“Somebody will say something and you think ‘what did you say?’ then you realise, ‘oh, right, it’s a joke’.”

The settling-in process was speeded up by the inclusion world of sport, though. “My aunt remembered that basketball was a big passion of mine and arranged a trial with the Birmingham Bullets development team.

“I got in and that changed me. Before that I didn’t want to be in England. I wanted to be in Canada. Basketball really started to make me feel at home.”

He would go on to play through the age teams but found himself on the bench in first team games. Rather than hang around at what was then one of the biggest clubs, he opted to get time on court with lower league side Birmingham Aces.

When the Raiders wanted to sign him, Myron, then 23, didn’t hesitate despite having no connection with Plymouth. The club’s association with what is now the University of St Mark and St John (Marjon) meant the opportunity to improve himself away from basketball, too.

“I was offered the chance to do a degree. I didn’t finish high school so that was big opportunity.”

He went on to complete his studies in IT and event management, which would ensure he could get a good job outside of sport when time required.

Meanwhile he was loving life on court, and Plymouth’s love of basketball.

“Bristol, Birmingham and London you associate with basketball. It’s to do with having large black communities. Plymouth doesn’t have that but the sport is still huge here.”

Myron spent four years with Raiders as the Pavilions-based team enjoyed great success. They would do the double of winning the English Basketball League and the National Cup in 2003/4.

“It’s a really, really great club with great fans and really, really friendly.” But he still felt the need to leave after four years, despite Raiders having moved up to the top tier, the fully profession British Basketball League, in 2004.

“My love for basketball started to dwindle. Once you lose that passion, and you start doing something for the money, whatever it is, you have to move on.”

By 2006 a new passion was taking over. “I wanted to learn to play guitar. I had lessons with a friend, James Hood, and learned a few basic chords.

“He asked me one time, ‘have you done any singing?’. I had sung around the house but never paid any attention to it, never saw it as a craft.

“I sang a bit and he said, ‘Why are you learning to play guitar? I’ll play guitar and you do the singing’.”

The next step was to sing in public. He made his debut in front of a few dozen at the Fresher and Professor pub and admits to being plagued by nerves despite having played in front of up to 6,000 fans in his basketball days.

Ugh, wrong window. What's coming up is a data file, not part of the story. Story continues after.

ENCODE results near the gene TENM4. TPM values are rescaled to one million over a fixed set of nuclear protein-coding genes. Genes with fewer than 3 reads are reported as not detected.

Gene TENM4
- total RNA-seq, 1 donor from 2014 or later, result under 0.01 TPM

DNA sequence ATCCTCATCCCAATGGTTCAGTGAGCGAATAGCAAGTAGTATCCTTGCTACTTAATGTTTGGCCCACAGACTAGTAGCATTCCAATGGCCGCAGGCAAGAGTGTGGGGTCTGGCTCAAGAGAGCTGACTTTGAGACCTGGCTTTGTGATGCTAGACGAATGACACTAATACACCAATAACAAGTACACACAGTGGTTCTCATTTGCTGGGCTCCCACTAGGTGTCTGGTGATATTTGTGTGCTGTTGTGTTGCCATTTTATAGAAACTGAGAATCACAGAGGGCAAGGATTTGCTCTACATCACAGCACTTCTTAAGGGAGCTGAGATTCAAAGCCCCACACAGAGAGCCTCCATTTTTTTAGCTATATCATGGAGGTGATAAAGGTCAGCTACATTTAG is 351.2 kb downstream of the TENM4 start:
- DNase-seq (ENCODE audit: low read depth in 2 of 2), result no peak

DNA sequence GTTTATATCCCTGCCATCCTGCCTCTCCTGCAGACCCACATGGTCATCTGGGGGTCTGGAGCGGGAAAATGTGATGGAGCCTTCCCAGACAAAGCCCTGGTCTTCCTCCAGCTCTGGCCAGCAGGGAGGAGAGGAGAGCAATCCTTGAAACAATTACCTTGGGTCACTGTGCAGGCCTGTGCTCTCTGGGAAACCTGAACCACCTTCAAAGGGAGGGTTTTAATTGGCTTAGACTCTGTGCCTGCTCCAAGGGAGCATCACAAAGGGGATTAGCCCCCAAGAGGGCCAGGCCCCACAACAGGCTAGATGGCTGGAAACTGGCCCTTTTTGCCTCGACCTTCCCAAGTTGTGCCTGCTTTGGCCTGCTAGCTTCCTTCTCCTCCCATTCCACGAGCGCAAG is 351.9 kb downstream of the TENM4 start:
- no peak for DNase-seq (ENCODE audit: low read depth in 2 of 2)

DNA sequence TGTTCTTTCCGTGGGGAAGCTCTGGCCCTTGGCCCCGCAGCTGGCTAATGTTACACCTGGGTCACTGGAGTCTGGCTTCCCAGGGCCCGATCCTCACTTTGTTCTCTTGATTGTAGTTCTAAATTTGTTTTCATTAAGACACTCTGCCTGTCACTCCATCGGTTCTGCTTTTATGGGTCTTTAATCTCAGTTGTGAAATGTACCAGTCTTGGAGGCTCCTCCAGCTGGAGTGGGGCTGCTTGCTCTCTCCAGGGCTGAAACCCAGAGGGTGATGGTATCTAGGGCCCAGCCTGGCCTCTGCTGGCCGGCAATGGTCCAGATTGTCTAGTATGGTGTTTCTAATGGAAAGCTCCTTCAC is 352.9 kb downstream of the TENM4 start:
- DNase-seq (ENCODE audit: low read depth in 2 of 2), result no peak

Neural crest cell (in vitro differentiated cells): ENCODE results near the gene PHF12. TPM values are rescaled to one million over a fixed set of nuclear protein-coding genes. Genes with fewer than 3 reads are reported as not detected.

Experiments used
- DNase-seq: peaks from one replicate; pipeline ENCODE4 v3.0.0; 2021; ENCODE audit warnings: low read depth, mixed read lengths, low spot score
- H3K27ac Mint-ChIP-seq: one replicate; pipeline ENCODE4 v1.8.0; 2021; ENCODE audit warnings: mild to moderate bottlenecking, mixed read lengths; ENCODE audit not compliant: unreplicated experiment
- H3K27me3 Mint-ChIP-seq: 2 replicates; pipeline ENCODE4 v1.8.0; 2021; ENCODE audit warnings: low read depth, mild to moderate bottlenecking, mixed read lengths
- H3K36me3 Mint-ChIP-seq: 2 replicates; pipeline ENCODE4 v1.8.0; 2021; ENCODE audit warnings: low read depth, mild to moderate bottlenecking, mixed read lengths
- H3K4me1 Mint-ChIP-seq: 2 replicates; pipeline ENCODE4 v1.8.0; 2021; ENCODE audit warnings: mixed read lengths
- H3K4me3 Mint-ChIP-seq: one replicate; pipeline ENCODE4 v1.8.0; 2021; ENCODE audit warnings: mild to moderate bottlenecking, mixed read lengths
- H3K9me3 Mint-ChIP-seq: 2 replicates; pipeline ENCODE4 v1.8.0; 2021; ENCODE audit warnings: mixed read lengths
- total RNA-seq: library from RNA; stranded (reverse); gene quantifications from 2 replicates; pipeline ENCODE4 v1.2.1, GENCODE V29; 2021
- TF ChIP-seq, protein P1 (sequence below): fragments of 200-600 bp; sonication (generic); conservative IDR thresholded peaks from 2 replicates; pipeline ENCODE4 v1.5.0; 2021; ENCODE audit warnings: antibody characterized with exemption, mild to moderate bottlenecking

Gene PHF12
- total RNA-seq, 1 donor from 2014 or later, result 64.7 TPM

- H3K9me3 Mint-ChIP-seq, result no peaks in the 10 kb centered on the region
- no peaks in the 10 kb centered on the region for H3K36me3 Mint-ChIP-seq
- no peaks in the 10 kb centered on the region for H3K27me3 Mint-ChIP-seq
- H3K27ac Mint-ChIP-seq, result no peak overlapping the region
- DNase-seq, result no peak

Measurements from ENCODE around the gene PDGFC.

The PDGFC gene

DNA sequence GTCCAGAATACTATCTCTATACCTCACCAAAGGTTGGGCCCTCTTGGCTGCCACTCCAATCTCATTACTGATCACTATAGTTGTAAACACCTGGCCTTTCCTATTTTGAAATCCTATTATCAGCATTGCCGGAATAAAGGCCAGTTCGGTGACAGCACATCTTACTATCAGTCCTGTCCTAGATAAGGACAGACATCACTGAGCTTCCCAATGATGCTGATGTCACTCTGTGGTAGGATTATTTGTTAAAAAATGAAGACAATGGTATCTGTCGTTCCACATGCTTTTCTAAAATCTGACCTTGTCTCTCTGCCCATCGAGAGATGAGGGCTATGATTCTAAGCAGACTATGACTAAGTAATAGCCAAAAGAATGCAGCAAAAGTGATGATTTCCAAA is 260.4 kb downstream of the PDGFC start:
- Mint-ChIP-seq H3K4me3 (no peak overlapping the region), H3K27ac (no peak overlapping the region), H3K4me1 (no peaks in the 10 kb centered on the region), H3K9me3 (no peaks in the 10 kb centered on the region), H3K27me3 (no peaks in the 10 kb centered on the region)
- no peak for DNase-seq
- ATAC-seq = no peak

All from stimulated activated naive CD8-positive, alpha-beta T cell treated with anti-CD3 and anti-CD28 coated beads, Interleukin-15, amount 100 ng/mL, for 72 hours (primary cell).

“I sang Under The Bridge by the Red Hot Chili Peppers – and I was terrified. When you are playing sport you are in your comfort zone. You are so focused on the game you don’t really notice the crowd.”

But the debut gig went well and Myron went on to sing regularly with James as part of 20Past4, a hip-hop/ska/funk outfit. Next came reggae combo 007 and more recently funky Freshly Squeezed. Now the latter has morphed into another eight-strong combo, hip-hop/soul/electronica/jazz Antimatador – the same personnel are in both.

The differences are that in the newer incarnation they sound more edgy, says Myron, and everything is original. He is one of the writers.

The aim is to take the band beyond the South West where Freshly Squeezed are widely known.

Myron still has a day job – his IT degree background helped secure work as an information analyst, based at Plymouth Railway Station (he helps provide data for train companies, including on customer satisfaction).

But the hope is that, one day, the band – with a highly skilled set of musicians (for example trumpet player Simon Dobson was voted UK Composer of the year in 2012) – will be full-time.

Myron’s own taste includes jazz/funk icon Stevie Wonder and rapper Tupac but is wide-ranging. “Abba is a guilty pleasure,” he says.

He reckons his sporting background helps him personally, and the band.

“As a sportsman you have to have discipline and be self-dependent and to work hard if you want to be successful. You have to sometimes give up a shot if somebody is better placed or they are the better shooter – you work for the good of the team. That’s important when there are eight in a band.”

Another factor Myron hopes will propel the band to great things is experienced manager Ray Rose. “He’s awesome.”

Currently the band is recording an album, as-yet untitled.

“Obviously we hope it will sell. I’d love to walk into HMV and see it there.

“We want to take this as far as we can. I really believe in going for something if you want it. You should never be afraid to fail.”